US Dollar Partially Recovers


U.S. stock index futures are lower today but are on track for an up week.

Futures have been recently supported by mostly stronger than expected corporate earnings, along with optimism toward more economic stimulus.

As the corporate earnings season slowly winds down, investors have been encouraged by many companies’ results surpassing analysts’ expectations.

Approximately 72% of companies in the S&P 500 have reported earnings results so far and over 80% posted better than expected results, according to FactSet.

Also, there is more confidence about earnings growth as we go through earnings season.

The 9:00 central time February consumer sentiment index is expected to be 80.9.

Stock index futures continue to have upside momentum.


The U.S. dollar is higher but is still on track for losses on the week.

Traders are questioning how much any new economic stimulus might permanently increase the U.S. debt burden.

Longer term, lower prices are likely for the U.S. dollar.

Yesterday the European Commission lowered its GDP forecasts for 2021, saying it now anticipates the euro zone to grow 3.8% this year and the same in 2022. Early November estimates had shown predictions of a 4.2% expansion in 2021 and 3.0% growth in 2022.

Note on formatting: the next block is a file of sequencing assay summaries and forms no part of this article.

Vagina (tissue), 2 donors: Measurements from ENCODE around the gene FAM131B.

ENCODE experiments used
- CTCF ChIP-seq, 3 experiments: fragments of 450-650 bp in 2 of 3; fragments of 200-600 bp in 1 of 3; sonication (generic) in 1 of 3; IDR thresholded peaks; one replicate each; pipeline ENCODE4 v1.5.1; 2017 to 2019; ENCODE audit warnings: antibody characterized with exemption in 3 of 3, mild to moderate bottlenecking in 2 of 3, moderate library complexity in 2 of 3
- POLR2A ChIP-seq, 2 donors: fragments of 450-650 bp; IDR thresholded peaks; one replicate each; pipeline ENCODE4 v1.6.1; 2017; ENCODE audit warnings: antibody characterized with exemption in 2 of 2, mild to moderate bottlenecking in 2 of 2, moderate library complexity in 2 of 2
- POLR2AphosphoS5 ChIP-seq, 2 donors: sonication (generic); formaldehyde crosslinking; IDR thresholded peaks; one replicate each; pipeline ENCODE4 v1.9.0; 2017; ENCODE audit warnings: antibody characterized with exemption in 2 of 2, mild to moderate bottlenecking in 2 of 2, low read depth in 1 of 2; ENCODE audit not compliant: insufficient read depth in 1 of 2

Some analysts believe the slow euro zone economic recovery makes it more likely that the European Central Bank will increase the size of its quantitative easing program.

Longer term, higher prices are likely for the currency of the euro zone.

The British pound is steady, after economic data showed Britain’s GDP shrank 9.9% in 2020. However, the economy avoided heading back towards recession in the final quarter of the year, with GDP rising 1.0% in October to December, beating market forecasts of 0.5% growth.


Futures are firm at the front end of the yield curve and are lower at the long end of the curve.

Federal Reserve speakers today are John Williams at 9:00 and Mary Daly at 2:00.

In light of the Federal Reserve pledging not to hike its fed funds rate until possibly 2023, futures at the short end of the curve are likely to hold steady.

Futures at the long end of the yield curve will likely remain in a broad trading range, as the fundamentals are now mixed.

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